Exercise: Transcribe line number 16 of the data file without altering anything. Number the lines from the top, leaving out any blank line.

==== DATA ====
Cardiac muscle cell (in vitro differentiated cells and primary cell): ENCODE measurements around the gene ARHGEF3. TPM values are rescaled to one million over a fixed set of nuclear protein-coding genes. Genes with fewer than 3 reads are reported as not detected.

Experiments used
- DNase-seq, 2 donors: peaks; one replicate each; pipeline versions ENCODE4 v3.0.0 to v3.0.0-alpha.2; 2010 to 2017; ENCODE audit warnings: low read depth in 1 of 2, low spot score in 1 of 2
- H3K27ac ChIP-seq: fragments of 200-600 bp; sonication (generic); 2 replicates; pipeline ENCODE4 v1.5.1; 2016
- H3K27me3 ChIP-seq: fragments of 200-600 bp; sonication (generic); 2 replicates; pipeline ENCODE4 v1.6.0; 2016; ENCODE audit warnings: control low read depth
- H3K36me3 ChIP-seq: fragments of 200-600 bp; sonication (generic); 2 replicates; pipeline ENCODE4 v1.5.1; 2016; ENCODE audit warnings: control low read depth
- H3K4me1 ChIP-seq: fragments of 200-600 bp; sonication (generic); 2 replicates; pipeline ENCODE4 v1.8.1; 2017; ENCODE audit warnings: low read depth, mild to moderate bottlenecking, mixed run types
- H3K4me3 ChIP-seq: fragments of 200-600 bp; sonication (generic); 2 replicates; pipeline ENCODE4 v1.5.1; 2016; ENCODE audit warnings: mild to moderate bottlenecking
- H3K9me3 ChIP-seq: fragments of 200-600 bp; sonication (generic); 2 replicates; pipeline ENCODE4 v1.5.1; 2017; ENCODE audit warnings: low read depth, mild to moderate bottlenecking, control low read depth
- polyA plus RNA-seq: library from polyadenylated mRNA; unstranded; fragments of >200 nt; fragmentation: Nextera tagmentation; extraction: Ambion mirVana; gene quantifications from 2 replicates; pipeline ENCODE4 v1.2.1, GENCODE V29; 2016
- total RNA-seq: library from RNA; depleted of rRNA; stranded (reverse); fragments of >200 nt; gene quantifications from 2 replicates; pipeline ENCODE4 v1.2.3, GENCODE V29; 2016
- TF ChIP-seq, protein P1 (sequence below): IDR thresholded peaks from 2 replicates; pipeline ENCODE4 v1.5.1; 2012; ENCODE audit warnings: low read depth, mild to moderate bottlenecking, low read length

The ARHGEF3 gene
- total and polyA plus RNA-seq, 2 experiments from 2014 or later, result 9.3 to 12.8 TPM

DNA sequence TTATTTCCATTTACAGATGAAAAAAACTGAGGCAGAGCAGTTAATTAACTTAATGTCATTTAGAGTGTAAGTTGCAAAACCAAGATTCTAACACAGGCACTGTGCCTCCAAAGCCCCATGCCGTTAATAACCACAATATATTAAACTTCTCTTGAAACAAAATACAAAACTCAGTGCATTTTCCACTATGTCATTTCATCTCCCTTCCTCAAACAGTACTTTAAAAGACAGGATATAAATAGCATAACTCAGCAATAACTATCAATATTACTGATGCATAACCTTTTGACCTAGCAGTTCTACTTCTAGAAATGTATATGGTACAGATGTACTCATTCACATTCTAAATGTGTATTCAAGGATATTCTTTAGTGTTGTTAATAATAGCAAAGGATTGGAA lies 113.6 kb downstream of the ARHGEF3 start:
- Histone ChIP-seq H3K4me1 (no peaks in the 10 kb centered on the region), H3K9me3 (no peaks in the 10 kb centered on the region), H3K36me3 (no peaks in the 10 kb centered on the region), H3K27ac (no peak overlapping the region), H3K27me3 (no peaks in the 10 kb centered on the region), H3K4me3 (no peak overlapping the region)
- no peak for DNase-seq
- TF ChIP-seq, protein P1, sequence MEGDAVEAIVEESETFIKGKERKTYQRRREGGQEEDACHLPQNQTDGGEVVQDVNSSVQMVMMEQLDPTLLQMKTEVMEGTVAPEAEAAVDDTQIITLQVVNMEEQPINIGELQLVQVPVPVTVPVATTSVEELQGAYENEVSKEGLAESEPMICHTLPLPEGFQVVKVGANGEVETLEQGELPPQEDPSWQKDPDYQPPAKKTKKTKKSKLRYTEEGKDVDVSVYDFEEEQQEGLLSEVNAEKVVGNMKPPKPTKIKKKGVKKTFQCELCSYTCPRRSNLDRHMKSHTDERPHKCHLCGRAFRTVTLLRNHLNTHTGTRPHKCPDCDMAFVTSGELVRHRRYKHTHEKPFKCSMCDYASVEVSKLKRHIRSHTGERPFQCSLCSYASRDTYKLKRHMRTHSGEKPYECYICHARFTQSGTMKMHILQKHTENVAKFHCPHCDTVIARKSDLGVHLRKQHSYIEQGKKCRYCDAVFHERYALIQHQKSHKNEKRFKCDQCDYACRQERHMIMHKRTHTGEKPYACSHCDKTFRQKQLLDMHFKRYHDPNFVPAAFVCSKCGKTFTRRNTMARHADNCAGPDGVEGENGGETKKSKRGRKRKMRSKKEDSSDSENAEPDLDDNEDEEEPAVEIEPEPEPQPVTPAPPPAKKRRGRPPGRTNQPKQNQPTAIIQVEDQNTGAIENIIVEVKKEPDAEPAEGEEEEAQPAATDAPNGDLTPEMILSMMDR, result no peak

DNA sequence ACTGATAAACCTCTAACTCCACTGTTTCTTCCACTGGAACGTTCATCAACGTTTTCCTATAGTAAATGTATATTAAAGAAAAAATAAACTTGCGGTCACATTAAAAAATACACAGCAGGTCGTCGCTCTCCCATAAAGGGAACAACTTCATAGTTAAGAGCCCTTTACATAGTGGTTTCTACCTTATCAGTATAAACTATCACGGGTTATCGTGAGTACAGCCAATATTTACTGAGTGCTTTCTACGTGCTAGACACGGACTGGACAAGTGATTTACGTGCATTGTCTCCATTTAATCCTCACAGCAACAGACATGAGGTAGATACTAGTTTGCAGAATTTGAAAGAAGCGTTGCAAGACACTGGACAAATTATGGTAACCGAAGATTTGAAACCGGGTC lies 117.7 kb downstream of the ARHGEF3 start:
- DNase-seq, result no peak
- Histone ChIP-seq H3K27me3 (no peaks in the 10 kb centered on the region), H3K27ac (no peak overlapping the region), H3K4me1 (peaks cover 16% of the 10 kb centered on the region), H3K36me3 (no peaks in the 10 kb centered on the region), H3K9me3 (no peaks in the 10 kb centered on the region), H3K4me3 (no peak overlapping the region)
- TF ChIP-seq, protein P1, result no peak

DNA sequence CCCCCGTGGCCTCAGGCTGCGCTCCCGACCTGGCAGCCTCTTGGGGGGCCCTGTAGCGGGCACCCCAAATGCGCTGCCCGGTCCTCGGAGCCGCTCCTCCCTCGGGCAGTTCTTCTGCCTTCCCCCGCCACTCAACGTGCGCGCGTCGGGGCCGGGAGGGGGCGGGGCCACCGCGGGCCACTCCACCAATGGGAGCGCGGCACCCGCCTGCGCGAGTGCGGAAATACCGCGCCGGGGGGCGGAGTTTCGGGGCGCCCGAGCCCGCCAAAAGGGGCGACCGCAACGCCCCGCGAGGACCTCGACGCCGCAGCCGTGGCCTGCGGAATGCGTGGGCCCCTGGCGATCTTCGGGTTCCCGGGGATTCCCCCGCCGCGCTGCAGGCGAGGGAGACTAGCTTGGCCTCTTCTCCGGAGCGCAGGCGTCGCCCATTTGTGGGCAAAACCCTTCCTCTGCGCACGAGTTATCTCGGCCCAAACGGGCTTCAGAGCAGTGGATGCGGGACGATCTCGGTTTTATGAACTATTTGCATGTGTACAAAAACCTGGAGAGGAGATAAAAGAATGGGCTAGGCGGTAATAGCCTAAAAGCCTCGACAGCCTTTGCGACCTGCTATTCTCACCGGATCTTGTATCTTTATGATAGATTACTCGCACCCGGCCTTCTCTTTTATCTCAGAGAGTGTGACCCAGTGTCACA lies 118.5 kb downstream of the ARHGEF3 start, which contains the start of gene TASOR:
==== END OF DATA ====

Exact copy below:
- Histone ChIP-seq H3K4me1 (no peaks in the 10 kb centered on the region), H3K9me3 (no peaks in the 10 kb centered on the region), H3K36me3 (no peaks in the 10 kb centered on the region), H3K27ac (no peak overlapping the region), H3K27me3 (no peaks in the 10 kb centered on the region), H3K4me3 (no peak overlapping the region)